Will Dormann, a security researcher who authors many of the vulnerability reports for the CERT Coordination Center (CERT-CC), tweeted today that “people should perhaps pay very close attention to installing tomorrow’s Microsoft Patch Tuesday updates in a timely manner. Even more so than others. I don’t know…just call it a hunch?” Dormann declined to elaborate on that teaser.

It could be that the timing and topic here (cryptography) is nothing more than a coincidence, but KrebsOnSecurity today received a heads up from the U.S. National Security Agency (NSA) stating that NSA’s Director of Cybersecurity Anne Neuberger is slated to host a call on Jan. 14 with the news media that “will provide advanced notification of a current NSA cybersecurity issue.”

The NSA’s public affairs folks did not respond to requests for more information on the nature or purpose of the discussion. The invitation from the agency said only that the call “reflects NSA’s efforts to enhance dialogue with industry partners regarding its work in the cybersecurity domain.”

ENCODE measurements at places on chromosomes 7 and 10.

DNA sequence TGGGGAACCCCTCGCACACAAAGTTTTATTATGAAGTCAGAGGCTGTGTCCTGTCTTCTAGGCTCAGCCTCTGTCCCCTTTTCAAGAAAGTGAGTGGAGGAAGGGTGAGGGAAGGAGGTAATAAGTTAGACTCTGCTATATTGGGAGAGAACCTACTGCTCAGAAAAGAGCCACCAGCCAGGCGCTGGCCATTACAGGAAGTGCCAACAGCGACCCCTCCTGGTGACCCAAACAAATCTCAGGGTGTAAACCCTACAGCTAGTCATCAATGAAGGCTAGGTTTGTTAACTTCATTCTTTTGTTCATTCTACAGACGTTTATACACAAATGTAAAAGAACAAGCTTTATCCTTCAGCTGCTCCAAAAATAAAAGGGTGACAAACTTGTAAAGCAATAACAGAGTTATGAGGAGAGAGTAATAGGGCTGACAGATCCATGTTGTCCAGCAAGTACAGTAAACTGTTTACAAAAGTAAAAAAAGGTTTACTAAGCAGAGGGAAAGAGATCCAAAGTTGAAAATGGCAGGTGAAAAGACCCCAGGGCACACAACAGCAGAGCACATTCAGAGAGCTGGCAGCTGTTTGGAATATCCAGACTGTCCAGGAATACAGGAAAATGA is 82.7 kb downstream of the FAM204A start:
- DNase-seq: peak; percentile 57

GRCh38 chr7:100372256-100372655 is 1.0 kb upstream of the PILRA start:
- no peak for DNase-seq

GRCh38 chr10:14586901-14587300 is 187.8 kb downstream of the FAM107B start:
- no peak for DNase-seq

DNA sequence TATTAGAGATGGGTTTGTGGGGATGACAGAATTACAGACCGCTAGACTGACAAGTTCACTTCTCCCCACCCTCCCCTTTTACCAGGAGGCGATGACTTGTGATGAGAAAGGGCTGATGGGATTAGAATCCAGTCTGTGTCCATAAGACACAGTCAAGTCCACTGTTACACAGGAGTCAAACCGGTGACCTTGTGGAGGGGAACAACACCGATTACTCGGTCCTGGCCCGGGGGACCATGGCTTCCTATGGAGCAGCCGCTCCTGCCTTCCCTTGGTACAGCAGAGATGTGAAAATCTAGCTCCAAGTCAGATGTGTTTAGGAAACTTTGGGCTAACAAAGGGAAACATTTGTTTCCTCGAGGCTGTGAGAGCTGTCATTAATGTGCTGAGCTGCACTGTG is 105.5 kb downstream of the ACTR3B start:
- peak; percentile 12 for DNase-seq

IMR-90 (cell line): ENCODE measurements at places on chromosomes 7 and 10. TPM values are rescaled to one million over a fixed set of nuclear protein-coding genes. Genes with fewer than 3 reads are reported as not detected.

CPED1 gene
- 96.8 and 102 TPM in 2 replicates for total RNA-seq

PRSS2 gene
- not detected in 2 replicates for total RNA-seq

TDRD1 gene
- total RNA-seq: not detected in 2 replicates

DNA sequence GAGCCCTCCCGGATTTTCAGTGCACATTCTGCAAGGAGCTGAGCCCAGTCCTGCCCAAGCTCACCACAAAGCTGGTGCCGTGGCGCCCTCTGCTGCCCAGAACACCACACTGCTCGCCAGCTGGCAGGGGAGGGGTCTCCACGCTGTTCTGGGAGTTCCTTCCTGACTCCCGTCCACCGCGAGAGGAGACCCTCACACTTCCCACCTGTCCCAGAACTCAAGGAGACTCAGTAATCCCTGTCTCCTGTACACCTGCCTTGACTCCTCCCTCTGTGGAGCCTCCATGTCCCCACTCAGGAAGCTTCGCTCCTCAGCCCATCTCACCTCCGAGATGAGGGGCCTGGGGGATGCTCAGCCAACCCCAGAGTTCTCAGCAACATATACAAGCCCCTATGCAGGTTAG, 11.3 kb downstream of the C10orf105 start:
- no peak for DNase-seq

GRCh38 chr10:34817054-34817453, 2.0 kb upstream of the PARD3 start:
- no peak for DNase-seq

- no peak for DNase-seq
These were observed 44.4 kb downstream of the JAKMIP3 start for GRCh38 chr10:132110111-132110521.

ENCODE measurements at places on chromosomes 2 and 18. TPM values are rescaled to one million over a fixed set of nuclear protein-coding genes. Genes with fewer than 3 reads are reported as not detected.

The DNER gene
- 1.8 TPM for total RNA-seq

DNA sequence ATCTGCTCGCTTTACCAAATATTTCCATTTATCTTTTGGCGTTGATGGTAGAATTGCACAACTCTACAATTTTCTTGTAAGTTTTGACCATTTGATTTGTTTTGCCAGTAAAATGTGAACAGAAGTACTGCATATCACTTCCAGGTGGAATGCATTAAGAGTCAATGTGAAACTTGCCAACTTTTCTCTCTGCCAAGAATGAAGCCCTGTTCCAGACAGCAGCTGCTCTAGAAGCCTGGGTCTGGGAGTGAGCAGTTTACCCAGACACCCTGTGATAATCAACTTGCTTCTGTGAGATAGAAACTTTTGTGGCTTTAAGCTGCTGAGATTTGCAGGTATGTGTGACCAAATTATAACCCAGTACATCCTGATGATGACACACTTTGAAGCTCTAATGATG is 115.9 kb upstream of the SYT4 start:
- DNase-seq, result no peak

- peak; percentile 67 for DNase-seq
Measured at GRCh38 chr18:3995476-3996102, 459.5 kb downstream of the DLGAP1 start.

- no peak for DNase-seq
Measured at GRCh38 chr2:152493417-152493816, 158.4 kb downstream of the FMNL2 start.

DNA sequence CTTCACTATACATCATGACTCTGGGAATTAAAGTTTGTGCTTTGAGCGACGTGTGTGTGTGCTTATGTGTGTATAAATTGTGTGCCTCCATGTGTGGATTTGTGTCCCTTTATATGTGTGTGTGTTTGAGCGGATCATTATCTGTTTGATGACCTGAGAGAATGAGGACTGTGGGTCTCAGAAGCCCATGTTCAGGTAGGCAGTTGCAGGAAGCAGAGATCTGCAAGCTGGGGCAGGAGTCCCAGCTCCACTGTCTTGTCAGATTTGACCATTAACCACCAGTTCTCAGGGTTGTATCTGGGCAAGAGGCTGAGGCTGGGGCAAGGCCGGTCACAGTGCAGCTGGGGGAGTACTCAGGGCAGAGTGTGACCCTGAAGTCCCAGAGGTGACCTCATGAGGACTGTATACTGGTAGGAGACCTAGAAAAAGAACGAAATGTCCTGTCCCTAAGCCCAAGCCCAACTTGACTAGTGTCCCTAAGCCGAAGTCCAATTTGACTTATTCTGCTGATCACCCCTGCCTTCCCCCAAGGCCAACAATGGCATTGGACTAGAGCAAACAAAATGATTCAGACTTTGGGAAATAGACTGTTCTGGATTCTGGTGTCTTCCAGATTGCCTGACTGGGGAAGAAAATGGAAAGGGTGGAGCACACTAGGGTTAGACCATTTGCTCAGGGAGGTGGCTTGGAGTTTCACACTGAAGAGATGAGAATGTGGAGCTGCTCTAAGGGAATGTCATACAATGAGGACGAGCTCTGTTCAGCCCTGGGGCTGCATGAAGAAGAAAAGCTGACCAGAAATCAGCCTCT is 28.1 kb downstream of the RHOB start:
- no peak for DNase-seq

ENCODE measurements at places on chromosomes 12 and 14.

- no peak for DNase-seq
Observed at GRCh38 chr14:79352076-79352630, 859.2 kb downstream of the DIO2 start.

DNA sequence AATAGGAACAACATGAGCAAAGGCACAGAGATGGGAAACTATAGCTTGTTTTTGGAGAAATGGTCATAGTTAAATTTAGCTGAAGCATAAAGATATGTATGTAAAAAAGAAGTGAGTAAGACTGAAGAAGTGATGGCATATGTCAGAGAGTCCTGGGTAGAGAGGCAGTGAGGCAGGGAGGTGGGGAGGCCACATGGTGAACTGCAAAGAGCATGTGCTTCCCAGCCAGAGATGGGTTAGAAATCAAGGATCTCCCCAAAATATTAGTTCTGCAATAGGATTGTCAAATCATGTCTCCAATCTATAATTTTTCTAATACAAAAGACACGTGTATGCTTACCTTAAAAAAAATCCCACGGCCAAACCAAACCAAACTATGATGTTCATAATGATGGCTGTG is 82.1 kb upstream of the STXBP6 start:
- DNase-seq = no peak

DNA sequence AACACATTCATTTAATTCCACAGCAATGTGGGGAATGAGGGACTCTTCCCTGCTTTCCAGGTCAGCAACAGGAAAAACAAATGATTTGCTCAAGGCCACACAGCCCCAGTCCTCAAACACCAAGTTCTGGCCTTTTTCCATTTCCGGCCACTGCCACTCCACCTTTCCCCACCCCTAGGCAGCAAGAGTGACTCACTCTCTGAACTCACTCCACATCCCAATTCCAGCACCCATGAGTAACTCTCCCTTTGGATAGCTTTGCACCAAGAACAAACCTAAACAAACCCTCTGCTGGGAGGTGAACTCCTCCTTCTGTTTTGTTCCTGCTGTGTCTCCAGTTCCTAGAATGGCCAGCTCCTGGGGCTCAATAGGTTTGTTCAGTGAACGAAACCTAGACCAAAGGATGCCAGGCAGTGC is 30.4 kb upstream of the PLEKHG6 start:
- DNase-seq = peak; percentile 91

Stay tuned for tomorrow’s coverage of Patch Tuesday and possibly more information on this particular vulnerability.

Read the whole story
AndrewTerry
14 days ago
reply
Brackley (UK)
Share this story
Delete

Build Your Own Apple I Replica with SmartyKit

1 Share
The Apple I was the original Apple computer built by Steve Jobs and Steve Wozniak, so naturally every Apple fanatic has dreamed of playing around with an Apple I or even having their own. But you won’t need to keep dreaming, because you’ll be able to build your own DIY Apple 1 replica thanks to ... Read More
Read the whole story
AndrewTerry
15 days ago
reply
Brackley (UK)
Share this story
Delete

Apple's new privacy settings vexes trackers ↦

1 Share

George P. Slefo reports for Ad Age on how the tracking industry is reacting to Apple’s iOS 13 lockdown of apps using Bluetooth and Wi-Fi as tracking proxies. It’s a fine overview, but this is the paragraph that struck me: